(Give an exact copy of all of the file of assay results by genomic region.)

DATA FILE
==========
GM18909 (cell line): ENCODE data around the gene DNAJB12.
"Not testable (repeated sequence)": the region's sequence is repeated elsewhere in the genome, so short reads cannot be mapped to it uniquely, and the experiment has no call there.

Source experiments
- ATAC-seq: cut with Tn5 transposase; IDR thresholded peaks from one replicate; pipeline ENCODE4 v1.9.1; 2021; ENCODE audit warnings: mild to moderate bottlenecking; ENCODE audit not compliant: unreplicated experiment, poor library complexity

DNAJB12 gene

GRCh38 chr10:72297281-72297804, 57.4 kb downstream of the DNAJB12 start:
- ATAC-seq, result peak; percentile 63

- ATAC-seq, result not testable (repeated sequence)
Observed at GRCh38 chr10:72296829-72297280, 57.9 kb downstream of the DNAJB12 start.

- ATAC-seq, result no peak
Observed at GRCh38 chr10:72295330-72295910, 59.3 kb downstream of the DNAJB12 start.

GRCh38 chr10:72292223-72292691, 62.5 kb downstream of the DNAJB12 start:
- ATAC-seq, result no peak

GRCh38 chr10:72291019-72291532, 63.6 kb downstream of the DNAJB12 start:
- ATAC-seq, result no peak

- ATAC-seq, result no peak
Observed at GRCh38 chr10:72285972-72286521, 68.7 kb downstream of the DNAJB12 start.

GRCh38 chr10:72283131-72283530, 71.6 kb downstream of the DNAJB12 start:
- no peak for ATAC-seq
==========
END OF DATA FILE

GM18909 (cell line): ENCODE data around the gene DNAJB12.
"Not testable (repeated sequence)": the region's sequence is repeated elsewhere in the genome, so short reads cannot be mapped to it uniquely, and the experiment has no call there.

Source experiments
- ATAC-seq: cut with Tn5 transposase; IDR thresholded peaks from one replicate; pipeline ENCODE4 v1.9.1; 2021; ENCODE audit warnings: mild to moderate bottlenecking; ENCODE audit not compliant: unreplicated experiment, poor library complexity

DNAJB12 gene

GRCh38 chr10:72297281-72297804, 57.4 kb downstream of the DNAJB12 start:
- ATAC-seq, result peak; percentile 63

- ATAC-seq, result not testable (repeated sequence)
Observed at GRCh38 chr10:72296829-72297280, 57.9 kb downstream of the DNAJB12 start.

- ATAC-seq, result no peak
Observed at GRCh38 chr10:72295330-72295910, 59.3 kb downstream of the DNAJB12 start.

GRCh38 chr10:72292223-72292691, 62.5 kb downstream of the DNAJB12 start:
- ATAC-seq, result no peak

GRCh38 chr10:72291019-72291532, 63.6 kb downstream of the DNAJB12 start:
- ATAC-seq, result no peak

- ATAC-seq, result no peak
Observed at GRCh38 chr10:72285972-72286521, 68.7 kb downstream of the DNAJB12 start.

GRCh38 chr10:72283131-72283530, 71.6 kb downstream of the DNAJB12 start:
- no peak for ATAC-seq